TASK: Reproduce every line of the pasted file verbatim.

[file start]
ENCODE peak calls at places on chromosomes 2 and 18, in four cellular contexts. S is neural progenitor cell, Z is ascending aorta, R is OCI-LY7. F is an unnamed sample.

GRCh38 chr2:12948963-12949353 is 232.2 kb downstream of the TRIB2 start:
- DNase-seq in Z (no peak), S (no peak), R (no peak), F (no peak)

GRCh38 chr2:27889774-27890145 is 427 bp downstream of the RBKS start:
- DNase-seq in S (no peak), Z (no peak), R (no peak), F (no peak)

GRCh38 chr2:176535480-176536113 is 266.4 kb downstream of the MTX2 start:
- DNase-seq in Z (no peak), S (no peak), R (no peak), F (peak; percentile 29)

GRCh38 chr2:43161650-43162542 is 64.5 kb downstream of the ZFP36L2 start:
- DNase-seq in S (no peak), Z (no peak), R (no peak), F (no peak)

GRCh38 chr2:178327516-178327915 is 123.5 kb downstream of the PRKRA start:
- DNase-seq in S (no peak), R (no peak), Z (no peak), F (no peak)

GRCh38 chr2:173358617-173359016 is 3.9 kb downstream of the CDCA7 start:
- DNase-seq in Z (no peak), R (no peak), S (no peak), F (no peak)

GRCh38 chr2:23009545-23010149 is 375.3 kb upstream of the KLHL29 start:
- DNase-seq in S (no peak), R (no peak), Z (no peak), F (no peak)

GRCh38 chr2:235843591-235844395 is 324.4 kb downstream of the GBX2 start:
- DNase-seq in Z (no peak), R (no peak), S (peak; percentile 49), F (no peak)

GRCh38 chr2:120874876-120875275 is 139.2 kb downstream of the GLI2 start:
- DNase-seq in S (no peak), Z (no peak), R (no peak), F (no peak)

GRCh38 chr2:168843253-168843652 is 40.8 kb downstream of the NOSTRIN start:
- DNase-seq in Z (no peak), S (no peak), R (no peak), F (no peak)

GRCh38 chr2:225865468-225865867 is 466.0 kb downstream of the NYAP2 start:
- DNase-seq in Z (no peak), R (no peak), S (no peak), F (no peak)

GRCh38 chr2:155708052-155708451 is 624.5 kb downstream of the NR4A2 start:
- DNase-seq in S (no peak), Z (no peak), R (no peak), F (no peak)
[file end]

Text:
ENCODE peak calls at places on chromosomes 2 and 18, in four cellular contexts. S is neural progenitor cell, Z is ascending aorta, R is OCI-LY7. F is an unnamed sample.

GRCh38 chr2:12948963-12949353 is 232.2 kb downstream of the TRIB2 start:
- DNase-seq in Z (no peak), S (no peak), R (no peak), F (no peak)

GRCh38 chr2:27889774-27890145 is 427 bp downstream of the RBKS start:
- DNase-seq in S (no peak), Z (no peak), R (no peak), F (no peak)

GRCh38 chr2:176535480-176536113 is 266.4 kb downstream of the MTX2 start:
- DNase-seq in Z (no peak), S (no peak), R (no peak), F (peak; percentile 29)

GRCh38 chr2:43161650-43162542 is 64.5 kb downstream of the ZFP36L2 start:
- DNase-seq in S (no peak), Z (no peak), R (no peak), F (no peak)

GRCh38 chr2:178327516-178327915 is 123.5 kb downstream of the PRKRA start:
- DNase-seq in S (no peak), R (no peak), Z (no peak), F (no peak)

GRCh38 chr2:173358617-173359016 is 3.9 kb downstream of the CDCA7 start:
- DNase-seq in Z (no peak), R (no peak), S (no peak), F (no peak)

GRCh38 chr2:23009545-23010149 is 375.3 kb upstream of the KLHL29 start:
- DNase-seq in S (no peak), R (no peak), Z (no peak), F (no peak)

GRCh38 chr2:235843591-235844395 is 324.4 kb downstream of the GBX2 start:
- DNase-seq in Z (no peak), R (no peak), S (peak; percentile 49), F (no peak)

GRCh38 chr2:120874876-120875275 is 139.2 kb downstream of the GLI2 start:
- DNase-seq in S (no peak), Z (no peak), R (no peak), F (no peak)

GRCh38 chr2:168843253-168843652 is 40.8 kb downstream of the NOSTRIN start:
- DNase-seq in Z (no peak), S (no peak), R (no peak), F (no peak)

GRCh38 chr2:225865468-225865867 is 466.0 kb downstream of the NYAP2 start:
- DNase-seq in Z (no peak), R (no peak), S (no peak), F (no peak)

GRCh38 chr2:155708052-155708451 is 624.5 kb downstream of the NR4A2 start:
- DNase-seq in S (no peak), Z (no peak), R (no peak), F (no peak)